There are plenty of period dramas that flounder around in the hinterland of quite niceness – never quite pissing you off, never quite engaging. North and South with Daniela Denby-Pash was one. She butted heads with mill owner Richturd ArmitageShanks and learned about how the poor people live. You forgot about it seven seconds after it aired and that kind of goldfish broadcasting seems to be the norm. Northbanger Shabbey, The Barchesturd Chronicles, Madame Ovary – whoever could give a fuck? And what of The Paradise, Emile Zola’s novel transported to England by the BBC and Bill Gallagher? Let’s see shall we?
Country girl greenhorn Denise Lovett (Joanna Vanderham) comes to an unnamed northern town (hereafter referred to as Shitbox) to get work in her Uncle Edmund’s drapery outfit. They’ve talked about it for years: Denise running Uncle Edmund’s so there will be absolutely no problem there with her waltzing into a job, none at all. Unless of course Edmund’s operation is going to feckery like the rest of the Shitbox small businesses in the wake of the swanky new The Paradise owned by the handsome enigmatic John Moray (Emun Elliott). Effing megastores squeezing out high street retailers – some things never change.
So the feisty yet naive Denise has to seek work at The Paradise and she’s put on probation as a store girl and her first task is to crush like a crazywoman on Moray who has the kind of one-in-a-thousand animal magnetism that gets ladies sliding off their chairs then log fluming around the room in figure of eight formation like The Banana Splits. Denise comes under the tutelage of the stern but decent Miss Audrey (Sarah Lancashire) who tells her "there will be no relations with men" – such dalliances will be dealt with swiftly and severely. Well that’s Chekhov’s ‘get tae fuck’ loaded. Who’s the lucky young man who’s going to end up in Denise’s room and what calibre cannon will they fire him from? I like Miss Audrey. She says things like "careless hair is a sin" and you know what? She’s fucking right.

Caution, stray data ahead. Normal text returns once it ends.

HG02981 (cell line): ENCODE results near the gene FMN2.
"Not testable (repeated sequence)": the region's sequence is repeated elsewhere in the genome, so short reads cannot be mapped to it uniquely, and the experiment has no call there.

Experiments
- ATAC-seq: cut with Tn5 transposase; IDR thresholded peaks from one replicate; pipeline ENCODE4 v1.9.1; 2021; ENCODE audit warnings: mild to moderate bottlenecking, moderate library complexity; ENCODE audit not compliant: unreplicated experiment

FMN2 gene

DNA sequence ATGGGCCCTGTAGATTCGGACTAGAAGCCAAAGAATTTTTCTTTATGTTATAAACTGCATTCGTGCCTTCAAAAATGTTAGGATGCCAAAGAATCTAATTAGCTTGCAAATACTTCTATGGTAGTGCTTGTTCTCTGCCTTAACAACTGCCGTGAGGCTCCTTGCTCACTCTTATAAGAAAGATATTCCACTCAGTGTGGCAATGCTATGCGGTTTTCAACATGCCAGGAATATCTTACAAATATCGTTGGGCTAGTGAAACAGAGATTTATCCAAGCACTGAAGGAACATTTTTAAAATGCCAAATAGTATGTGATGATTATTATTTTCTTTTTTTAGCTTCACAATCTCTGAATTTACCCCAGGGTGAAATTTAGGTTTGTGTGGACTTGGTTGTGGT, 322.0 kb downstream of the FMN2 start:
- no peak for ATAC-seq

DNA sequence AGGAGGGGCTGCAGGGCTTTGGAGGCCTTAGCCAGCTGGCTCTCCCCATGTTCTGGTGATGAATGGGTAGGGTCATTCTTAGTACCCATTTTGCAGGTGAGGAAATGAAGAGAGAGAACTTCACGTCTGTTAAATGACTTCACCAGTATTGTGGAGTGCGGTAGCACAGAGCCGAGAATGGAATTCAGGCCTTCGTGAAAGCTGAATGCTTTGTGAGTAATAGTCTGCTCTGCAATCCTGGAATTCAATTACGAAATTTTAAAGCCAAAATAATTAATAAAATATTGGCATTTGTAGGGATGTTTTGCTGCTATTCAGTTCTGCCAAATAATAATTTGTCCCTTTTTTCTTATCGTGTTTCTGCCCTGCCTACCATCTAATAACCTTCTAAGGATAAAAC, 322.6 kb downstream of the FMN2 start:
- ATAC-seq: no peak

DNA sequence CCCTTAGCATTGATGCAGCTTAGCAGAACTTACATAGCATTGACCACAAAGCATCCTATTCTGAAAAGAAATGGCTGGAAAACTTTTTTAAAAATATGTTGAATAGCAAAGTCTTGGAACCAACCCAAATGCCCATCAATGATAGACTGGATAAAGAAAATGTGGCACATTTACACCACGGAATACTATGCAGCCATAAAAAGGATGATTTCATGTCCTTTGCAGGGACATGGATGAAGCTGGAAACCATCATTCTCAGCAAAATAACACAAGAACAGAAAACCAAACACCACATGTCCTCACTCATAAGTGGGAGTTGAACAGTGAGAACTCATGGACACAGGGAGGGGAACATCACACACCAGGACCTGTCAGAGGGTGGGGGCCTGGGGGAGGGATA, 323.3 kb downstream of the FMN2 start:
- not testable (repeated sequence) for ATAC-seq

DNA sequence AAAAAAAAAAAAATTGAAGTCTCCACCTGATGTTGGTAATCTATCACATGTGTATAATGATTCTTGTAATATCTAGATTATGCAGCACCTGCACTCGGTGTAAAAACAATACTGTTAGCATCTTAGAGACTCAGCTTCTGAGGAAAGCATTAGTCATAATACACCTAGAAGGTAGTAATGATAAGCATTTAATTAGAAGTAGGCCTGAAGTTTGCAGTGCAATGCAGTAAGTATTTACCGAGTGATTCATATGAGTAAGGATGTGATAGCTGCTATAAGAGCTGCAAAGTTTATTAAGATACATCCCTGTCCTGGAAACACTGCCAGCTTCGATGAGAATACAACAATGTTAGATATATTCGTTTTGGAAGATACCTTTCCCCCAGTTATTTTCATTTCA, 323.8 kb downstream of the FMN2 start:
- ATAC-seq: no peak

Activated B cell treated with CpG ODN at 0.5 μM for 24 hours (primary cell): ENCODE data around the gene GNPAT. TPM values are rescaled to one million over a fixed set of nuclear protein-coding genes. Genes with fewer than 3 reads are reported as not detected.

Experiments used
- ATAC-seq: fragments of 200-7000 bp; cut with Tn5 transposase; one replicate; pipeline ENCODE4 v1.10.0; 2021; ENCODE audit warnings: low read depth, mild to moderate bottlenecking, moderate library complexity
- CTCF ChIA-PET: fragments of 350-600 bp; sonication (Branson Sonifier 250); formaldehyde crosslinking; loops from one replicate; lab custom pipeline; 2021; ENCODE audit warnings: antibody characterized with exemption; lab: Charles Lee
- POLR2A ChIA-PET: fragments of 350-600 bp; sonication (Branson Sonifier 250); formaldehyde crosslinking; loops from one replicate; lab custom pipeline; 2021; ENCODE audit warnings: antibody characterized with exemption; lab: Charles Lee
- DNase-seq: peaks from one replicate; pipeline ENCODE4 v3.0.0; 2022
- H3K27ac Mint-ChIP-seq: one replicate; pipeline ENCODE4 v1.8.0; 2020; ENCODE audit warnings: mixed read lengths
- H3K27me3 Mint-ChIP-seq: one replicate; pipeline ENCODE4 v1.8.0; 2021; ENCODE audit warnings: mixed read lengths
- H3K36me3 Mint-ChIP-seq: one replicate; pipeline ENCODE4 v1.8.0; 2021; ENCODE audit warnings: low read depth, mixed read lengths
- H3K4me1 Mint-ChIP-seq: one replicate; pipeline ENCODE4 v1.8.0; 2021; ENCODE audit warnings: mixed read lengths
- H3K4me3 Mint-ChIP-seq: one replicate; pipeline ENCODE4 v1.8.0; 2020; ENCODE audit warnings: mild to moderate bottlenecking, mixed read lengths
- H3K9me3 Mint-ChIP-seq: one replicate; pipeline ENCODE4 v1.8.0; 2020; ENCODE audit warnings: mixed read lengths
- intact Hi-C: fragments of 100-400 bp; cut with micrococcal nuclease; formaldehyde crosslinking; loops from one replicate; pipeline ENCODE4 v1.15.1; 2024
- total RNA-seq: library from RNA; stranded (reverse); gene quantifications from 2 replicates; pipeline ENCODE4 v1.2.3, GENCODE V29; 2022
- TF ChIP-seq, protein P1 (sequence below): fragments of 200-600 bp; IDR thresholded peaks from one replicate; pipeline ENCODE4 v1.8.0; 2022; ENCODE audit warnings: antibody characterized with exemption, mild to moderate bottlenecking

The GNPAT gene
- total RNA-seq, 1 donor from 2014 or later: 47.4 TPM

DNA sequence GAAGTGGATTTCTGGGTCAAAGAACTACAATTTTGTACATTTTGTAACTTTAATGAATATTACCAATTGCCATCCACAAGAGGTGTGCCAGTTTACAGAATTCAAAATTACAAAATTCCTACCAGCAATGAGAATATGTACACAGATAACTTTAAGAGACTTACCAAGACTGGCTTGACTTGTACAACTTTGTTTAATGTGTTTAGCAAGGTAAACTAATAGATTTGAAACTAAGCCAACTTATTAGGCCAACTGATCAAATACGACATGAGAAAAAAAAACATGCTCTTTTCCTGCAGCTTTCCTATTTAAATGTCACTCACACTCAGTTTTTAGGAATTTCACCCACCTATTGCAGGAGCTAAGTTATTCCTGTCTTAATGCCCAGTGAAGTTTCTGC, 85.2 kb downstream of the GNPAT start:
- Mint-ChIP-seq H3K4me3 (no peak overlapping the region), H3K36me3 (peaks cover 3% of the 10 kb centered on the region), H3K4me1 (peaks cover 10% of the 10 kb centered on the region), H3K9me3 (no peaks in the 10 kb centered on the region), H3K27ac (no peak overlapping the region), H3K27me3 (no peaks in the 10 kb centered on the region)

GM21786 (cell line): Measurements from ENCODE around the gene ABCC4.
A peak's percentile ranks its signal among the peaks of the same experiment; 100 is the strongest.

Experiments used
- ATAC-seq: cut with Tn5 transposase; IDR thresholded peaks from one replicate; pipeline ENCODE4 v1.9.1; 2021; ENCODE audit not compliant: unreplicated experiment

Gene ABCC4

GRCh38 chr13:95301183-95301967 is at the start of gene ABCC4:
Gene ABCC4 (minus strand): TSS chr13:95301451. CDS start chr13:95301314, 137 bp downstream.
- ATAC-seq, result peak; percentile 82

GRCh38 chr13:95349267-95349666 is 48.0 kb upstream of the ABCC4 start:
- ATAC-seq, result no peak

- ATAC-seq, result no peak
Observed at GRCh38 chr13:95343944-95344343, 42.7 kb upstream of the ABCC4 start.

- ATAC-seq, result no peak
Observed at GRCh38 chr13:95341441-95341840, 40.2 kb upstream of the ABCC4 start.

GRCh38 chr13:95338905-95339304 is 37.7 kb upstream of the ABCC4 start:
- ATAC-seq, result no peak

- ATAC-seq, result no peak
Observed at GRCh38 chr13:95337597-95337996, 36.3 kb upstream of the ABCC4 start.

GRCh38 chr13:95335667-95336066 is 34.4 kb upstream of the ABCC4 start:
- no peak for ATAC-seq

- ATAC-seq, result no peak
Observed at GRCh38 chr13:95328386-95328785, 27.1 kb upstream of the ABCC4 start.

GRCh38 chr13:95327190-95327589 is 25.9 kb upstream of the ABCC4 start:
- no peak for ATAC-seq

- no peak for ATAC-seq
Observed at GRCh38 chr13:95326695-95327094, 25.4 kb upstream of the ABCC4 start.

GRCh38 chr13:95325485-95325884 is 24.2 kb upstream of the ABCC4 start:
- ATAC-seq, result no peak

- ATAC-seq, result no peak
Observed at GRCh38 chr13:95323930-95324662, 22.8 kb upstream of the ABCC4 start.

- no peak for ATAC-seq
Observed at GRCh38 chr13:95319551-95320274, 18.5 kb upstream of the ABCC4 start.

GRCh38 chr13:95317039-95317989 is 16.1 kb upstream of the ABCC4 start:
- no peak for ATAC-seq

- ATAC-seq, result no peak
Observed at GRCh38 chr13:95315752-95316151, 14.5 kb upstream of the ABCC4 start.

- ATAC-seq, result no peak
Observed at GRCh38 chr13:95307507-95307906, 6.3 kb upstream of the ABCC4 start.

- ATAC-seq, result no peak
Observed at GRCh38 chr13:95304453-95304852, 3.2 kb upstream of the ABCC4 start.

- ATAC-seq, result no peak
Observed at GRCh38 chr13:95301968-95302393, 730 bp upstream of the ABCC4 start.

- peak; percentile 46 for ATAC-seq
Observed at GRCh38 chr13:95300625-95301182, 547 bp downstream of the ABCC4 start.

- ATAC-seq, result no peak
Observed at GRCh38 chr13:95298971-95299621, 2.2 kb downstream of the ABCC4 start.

"’Moray has the kind of one-in-a-thousand animal magnetism that gets ladies sliding off their chairs then log fluming around the room in figure of eight formation like The Banana Splits."
Denise is naturally curious about Moray and it turns out he got into the business after marrying some store owner skank who mysteriously "died" in an "accident". "Don’t ever mention his wife in The Paradise." Denise is told "It’s forbidden. Understand? Nobody talks about her” OK, we get it. We’re not supposed to mention the first Mrs Moray. And yet I think we’ll be hearing more about her.
You can’t mourn forever though, right? Especially when you’re the kind of man everyone on breathing gay or straight would amputate their limbs to spend 5 minutes with. Moray courts Shitbox bigwig Katherine Glendenning (Elaine Cassidy) who love him long time and has a rich daddy Lord Glendenning (Patrick Malahide). Tell me John, what first attracted you to millionaire’s daughter Katherine Glendenning? Ah it’s not quite like that but John wants daddy to invest in The Paradise and expand, expand, expand until the entire city is filled with his glory. Zikes!